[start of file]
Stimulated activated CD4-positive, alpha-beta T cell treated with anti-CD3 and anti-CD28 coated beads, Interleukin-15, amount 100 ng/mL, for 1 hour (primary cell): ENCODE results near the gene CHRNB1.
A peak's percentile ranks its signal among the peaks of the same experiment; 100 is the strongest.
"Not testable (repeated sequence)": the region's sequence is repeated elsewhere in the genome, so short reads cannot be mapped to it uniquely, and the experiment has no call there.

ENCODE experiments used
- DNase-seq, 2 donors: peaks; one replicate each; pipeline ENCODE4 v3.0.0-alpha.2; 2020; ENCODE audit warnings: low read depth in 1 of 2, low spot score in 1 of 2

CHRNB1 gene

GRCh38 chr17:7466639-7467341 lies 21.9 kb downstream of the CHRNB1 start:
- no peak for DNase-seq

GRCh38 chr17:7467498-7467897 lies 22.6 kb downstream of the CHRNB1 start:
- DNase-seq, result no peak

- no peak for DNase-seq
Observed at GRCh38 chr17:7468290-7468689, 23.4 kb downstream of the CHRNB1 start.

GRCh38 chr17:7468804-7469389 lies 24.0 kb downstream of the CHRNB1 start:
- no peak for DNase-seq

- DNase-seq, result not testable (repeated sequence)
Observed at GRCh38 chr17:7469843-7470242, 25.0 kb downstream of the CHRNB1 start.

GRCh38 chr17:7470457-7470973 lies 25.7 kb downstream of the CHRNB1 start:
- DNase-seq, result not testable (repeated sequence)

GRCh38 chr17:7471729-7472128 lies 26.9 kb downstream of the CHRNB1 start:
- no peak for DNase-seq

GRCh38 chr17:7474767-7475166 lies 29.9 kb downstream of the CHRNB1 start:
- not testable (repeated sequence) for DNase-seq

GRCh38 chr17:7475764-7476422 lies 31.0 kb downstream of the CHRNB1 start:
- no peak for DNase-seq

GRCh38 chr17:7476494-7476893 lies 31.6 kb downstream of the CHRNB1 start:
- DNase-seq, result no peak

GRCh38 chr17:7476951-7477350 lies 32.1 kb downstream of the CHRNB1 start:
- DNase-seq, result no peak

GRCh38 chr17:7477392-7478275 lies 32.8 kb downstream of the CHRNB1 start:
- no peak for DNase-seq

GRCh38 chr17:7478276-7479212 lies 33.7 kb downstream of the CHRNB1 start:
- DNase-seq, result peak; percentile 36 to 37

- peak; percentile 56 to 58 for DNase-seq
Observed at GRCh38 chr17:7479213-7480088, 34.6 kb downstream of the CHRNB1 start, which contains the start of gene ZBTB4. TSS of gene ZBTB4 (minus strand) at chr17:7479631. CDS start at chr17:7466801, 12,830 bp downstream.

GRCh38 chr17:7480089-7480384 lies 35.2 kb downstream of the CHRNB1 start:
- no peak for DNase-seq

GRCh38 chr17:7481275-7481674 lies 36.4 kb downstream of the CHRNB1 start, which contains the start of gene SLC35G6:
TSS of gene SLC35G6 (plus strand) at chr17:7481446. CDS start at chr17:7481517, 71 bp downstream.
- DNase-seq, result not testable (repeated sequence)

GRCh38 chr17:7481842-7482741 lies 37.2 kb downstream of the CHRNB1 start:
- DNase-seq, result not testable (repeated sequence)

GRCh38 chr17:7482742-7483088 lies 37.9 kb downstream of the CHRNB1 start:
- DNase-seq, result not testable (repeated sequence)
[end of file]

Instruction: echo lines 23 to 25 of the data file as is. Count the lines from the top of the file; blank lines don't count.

GRCh38 chr17:7475764-7476422 lies 31.0 kb downstream of the CHRNB1 start:
- no peak for DNase-seq

GRCh38 chr17:7476494-7476893 lies 31.6 kb downstream of the CHRNB1 start: